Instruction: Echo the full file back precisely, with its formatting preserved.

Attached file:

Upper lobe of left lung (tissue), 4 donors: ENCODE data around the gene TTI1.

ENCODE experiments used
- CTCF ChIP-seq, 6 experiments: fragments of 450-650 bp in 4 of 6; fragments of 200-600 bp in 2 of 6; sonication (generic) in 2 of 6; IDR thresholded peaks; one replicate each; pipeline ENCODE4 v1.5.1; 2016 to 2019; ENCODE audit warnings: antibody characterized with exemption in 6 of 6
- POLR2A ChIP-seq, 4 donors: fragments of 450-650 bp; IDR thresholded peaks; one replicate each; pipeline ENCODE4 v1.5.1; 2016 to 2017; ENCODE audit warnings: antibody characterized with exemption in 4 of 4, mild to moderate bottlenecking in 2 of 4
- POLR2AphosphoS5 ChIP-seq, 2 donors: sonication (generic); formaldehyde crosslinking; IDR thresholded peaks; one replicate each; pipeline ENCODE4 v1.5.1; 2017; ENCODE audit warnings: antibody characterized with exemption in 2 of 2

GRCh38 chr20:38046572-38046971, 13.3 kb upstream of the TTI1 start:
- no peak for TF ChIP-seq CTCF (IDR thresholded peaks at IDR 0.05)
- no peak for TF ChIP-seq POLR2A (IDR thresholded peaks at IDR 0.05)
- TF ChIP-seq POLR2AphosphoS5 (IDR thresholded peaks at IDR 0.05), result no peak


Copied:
Upper lobe of left lung (tissue), 4 donors: ENCODE data around the gene TTI1.

ENCODE experiments used
- CTCF ChIP-seq, 6 experiments: fragments of 450-650 bp in 4 of 6; fragments of 200-600 bp in 2 of 6; sonication (generic) in 2 of 6; IDR thresholded peaks; one replicate each; pipeline ENCODE4 v1.5.1; 2016 to 2019; ENCODE audit warnings: antibody characterized with exemption in 6 of 6
- POLR2A ChIP-seq, 4 donors: fragments of 450-650 bp; IDR thresholded peaks; one replicate each; pipeline ENCODE4 v1.5.1; 2016 to 2017; ENCODE audit warnings: antibody characterized with exemption in 4 of 4, mild to moderate bottlenecking in 2 of 4
- POLR2AphosphoS5 ChIP-seq, 2 donors: sonication (generic); formaldehyde crosslinking; IDR thresholded peaks; one replicate each; pipeline ENCODE4 v1.5.1; 2017; ENCODE audit warnings: antibody characterized with exemption in 2 of 2

GRCh38 chr20:38046572-38046971, 13.3 kb upstream of the TTI1 start:
- no peak for TF ChIP-seq CTCF (IDR thresholded peaks at IDR 0.05)
- no peak for TF ChIP-seq POLR2A (IDR thresholded peaks at IDR 0.05)
- TF ChIP-seq POLR2AphosphoS5 (IDR thresholded peaks at IDR 0.05), result no peak